The fact that the first zero-emission Audi to enter the market is an SUV makes a statement. As a default car choice for Americans, the crossover has the biggest chance of succeeding here, which shows how decisively important this market is for Audi to progress with its global revolution. Currently every third car sold by Audi is an SUV and that share is expected to rise. Stefan Knirsch explains, "an all-electric sport SUV enables us to perfectly showcase the strengths of our brand. Besides a dynamic drivetrain and suspension, the comfort, particularly in the interior, and long-distance capability plays an important role". A relatively big SUV was chosen also thanks to its ease of swallowing a huge number of batteries needed to achieve the claimed competitive range and the weight penalty that inevitably follows. As before, Ingolstadt's smartest minds didn't see a need to develop custom architecture for an electric car, preferring to adapt what they had on hand. For the Q6 they chose a modified version of the flexible and relatively affordable MLB super evo platform, which will be seen in the next Q5 as well. The MLB was designed with electric drivetrains in mind when it was signed off back in 2007, so the penalty of introducing a flock of batteries to the interior of the car could be minimized. The cabin isn't compromised by their packaging in any way, leaving enough space for five passengers and all 21.7 cubic feet for their cargo.
The liquid-cooled lithium-ion batteries provided by Korean giants LG and Samsung are neatly hidden under the passenger compartment in flat boxes that fill the underbody. As they're mounted in a way that allows easy and fast access for service needs and integrate with the chassis for extra structural rigidity, there's little to blame from the engineering point of view. Audi did their homework analyzing competitors' designs and improving them, which surely is a feat, taking into consideration that this is just a traditional chassis adapted for its new role. The Germans still haven't found a miraculous answer for the electric drivetrain's weaknesses. To achieve the claimed performance and range numbers, the e-tron needs to carry a whopping 1,433 pounds of batteries, which pushes the total weight of the car up to 4,850-5,500 pounds—Cadillac Escalade territory. And, to be totally honest, in the times of the revolutionary Tesla Model X, e-tron's numbers don't sound like much of a breakthrough. But then again, is 429 hp with a 496hp overboost option, 590 lb-ft of torque, and 4.6 seconds to 62 mph really all that bad? In fact, the figures nearly match the Porsche 911 Carrera.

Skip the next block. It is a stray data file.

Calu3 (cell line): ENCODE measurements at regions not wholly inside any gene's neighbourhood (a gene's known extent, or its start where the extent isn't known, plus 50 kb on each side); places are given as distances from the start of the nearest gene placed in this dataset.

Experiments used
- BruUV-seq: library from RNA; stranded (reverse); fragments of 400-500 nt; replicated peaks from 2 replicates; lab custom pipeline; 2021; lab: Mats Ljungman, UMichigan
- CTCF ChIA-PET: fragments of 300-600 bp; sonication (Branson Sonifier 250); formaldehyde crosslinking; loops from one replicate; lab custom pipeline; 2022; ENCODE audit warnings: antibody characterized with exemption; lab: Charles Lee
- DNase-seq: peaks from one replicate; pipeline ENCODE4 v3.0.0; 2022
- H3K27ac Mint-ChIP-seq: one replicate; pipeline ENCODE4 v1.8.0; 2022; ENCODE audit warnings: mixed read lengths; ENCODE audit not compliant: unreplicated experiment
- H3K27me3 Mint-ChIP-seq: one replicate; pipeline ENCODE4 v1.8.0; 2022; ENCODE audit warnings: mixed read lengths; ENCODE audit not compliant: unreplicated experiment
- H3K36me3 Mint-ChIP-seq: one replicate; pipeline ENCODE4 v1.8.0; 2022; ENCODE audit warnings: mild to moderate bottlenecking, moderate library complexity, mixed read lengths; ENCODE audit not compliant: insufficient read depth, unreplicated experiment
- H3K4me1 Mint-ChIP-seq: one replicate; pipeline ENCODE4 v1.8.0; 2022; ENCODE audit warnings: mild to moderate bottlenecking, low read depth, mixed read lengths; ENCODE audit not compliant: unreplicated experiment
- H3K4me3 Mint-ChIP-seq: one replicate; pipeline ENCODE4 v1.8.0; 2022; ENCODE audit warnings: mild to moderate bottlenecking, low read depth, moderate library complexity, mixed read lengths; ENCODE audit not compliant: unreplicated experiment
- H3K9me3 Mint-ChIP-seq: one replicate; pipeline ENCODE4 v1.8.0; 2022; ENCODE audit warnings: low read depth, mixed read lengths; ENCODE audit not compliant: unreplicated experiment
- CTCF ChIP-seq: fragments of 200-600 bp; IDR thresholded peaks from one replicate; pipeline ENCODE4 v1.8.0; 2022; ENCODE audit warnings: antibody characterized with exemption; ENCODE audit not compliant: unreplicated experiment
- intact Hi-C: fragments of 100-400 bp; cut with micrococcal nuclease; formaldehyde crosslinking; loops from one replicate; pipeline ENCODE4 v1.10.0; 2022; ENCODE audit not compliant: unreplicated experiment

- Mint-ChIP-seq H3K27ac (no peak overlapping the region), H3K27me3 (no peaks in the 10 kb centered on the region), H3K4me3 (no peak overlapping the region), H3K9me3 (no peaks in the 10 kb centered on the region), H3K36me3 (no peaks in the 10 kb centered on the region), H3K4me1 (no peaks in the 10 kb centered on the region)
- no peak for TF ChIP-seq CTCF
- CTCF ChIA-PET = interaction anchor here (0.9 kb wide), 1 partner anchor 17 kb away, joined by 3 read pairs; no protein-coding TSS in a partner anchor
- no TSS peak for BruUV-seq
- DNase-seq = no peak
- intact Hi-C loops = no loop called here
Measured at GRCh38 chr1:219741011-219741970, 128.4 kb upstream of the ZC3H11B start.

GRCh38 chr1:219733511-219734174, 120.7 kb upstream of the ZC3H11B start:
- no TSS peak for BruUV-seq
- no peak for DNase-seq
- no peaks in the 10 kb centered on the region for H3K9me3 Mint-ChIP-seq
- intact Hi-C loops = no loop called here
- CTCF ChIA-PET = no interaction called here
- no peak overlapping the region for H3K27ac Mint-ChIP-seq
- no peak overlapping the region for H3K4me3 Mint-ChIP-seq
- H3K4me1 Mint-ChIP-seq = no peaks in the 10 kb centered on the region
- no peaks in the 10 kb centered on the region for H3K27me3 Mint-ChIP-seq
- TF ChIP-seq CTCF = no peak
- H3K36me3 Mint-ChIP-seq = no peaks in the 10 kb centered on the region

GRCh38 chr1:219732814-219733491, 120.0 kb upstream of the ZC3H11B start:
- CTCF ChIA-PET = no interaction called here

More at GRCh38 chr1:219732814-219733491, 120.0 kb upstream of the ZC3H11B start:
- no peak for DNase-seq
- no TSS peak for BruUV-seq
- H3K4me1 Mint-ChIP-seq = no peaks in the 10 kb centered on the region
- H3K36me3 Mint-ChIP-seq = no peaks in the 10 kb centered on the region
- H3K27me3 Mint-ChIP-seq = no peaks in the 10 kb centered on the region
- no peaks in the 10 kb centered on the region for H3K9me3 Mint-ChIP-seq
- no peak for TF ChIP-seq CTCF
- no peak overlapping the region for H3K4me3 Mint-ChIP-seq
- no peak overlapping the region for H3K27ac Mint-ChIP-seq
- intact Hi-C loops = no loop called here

As Knirsch promises, it's not only the raw numbers that will bring Audi's electric SUV closer to its very distant Zuffenhausen-born relative: "In the future of Audi electric mobility, there will be a focus on properties that are typical of Audi cars, such as dynamic handling and excellent quality. Rest assured that our goals for our electric-powered models are the same as for any other new project. This means primarily top road performance, handling, range, design... In short, driving pleasure." The power in the e-tron Quattro is born by the effort of three motors, one in the front and two in the rear, that bring the weight distribution to the nearly ideal 52/48 percent front/rear. They swiftly imitate the best of the Quattro impression by juggling the power not only between the axles, but also between each of the wheels, based on the needs of the rear-biased torque vectoring system. The on-road agility is further supported by all-wheel steering and a Sport driving mode, not far off from what can be seen in today's Audis. Under the huge 265/40 tires on 22-inch wheels hides not much less extreme carbon-ceramic brakes, but will probably only appear on the RS version, which is also in talks. Other less-powered versions, downgraded to about 300 hp, should follow. All of these variants will most likely be equipped with the height-adjustable air suspension taken from Q7 and the ample brake recuperation, as in the concept car presented here.